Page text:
The issue is known as “open table.” The question: are there situations in which unbaptized persons are welcome to receive the sacrament at communion?
If another controversial reform is emerging, bishops in the most populous diocese are not sitting on their hands. Citing “a new urgency,” they have weighed in heavily on the side of tradition. But with a still, small voice, they are also opening the door to other possibilities.
In January, the five bishops of the Diocese of Toronto circulated a statement to their clergy emphatically reiterating the familiar stance: “We continue to affirm as our normative ecclesiological and sacramental pattern that the church is the community of the baptized, and that participation in the eucharist presupposes baptism and a baptismal community … The present norm of qualified admission to all the sacraments and ceremonies of the church should be maintained.”
The bishops acknowledge that the context for the “present norm” has been changed by several decades of liturgical renewal and social upheaval. “The increasing centrality of the eucharist in our Sunday pattern” has developed in a changing society where increasing numbers of unbaptized persons, when they “decide to explore the Christian option … are likely to appear on Sunday morning, expecting to do whatever people do when they “go to church.”
The result is a dilemma at the altar rail: how to “support and encourage seekers in their spiritual quest … communicate the gracious hospitality of the Lord” and still “strive to keep faith with the tradition we have received.”
Clergy communicate unbaptized persons all the time, as the bishops admit: “It is one thing to administer communion to visitors who come to the table, without challenging them; it is quite another thing to imply, by a more inclusive invitation, that we have abandoned this norm.” Explicit invitation to an open table is a deeper issue. How should it be handled?
The easiest thing would have been for the bishops to say, “let’s stop this,” says Rev. Harold Percy, incumbent of a Mississauga parish where open table is practised. The bishops did say that … and they didn’t.
Rev. John Hill, a specialist in liturgical theology and practice, is a member of the doctrine and worship committee which prepared the statement at the bishops’ request. “The text certainly expresses resistance to what seems to be a unilateral modification, by some Anglicans, of the meaning of the sacraments,” he says. “If we change so basic an element of traditional sacramental practice, we owe the rest of the church a serious account of our reasons for doing so.”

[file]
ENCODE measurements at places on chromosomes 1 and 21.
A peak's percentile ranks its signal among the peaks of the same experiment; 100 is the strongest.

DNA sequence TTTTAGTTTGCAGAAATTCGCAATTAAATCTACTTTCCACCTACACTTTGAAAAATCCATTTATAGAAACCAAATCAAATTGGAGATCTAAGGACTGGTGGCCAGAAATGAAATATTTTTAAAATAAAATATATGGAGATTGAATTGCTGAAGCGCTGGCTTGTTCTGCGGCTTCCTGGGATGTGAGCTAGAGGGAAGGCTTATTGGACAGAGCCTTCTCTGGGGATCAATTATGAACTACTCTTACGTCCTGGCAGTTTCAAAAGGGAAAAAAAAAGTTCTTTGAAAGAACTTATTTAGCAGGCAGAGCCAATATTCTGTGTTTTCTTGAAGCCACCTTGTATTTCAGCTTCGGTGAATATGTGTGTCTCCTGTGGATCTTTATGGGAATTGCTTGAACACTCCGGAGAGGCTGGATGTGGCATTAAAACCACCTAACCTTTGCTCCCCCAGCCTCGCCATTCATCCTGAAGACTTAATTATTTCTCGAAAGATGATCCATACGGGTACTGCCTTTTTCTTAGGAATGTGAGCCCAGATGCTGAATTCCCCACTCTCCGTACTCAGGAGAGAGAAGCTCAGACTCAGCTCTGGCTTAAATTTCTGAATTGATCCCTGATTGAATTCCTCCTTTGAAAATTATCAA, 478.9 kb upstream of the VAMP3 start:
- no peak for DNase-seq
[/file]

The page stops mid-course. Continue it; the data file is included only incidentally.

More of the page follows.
Talk is good. “We need to go back and examine this theologically,” says the dean of Toronto, Douglas Stoute.
“Jesus was making a profound theological statement that the church has had trouble with … a common table. So that is why you have such prominence on the feeding and loaves and Jesus bringing people together to break bread and to eat, regardless of where they came from. That is a strong argument.” On the other hand, he notes, “the institution of the eucharist was just for the apostles and disciples.” If the time has come to re-examine two roads diverging, he says, “I would embrace further discussion.”
In fact, the bishops encourage that discussion in the name of reaching out. “The qualifications for admission to the sacraments should be revisited from time to time, especially in the light of the rapidly changing circumstances in which the church pursues its mission.” In the meantime, they provide for exceptions: “Any standing deviation from the norm of baptism as qualification for admission to communion requires special permission from the bishop.”
“I applaud these bishops” said Canon Percy, whose parish has been granted permission. “This is the process of Anglicanism at its absolute best, with bishops who seek to guard the faith but who are also aware of the need to explore, who are showing some courage and at the same time saying, ?Let’s do this decently, and in order.'”
The core issues for Canon Percy are evangelism and discipleship.
“Given that we’re a community of people who are charged with penetrating this culture with the good news of Jesus Christ and influencing people towards Christ, how do we do that effectively? Some of the things that we’ve always done that we take for granted might in fact be barriers. For me that’s the bigger issue – not baptism, not communion. And how do we address that?”
Open table may be one of the ways. Bishop James Cruikshank of the Diocese of Cariboo directed the attention of the 1998 Toronto Synod to the issue in an address last fall, and the cathedral in San Francisco has given it a high profile, saying: “All persons who seek God and are drawn to Christ are welcome to receive the Sacrament of Holy Eucharist.”
While the Toronto bishops hold firm to established tradition, they also engage in the familiar Anglican struggle that marries catholic tradition with protesting reform. Dean Stoute summarizes the strategy: “Certainly in this diocese they’re saying, ?Yes, let’s talk,’ but in the meantime let’s hold to the traditional pattern.”
Brian Dench is a freelance writer based in Young’s Point, Ont.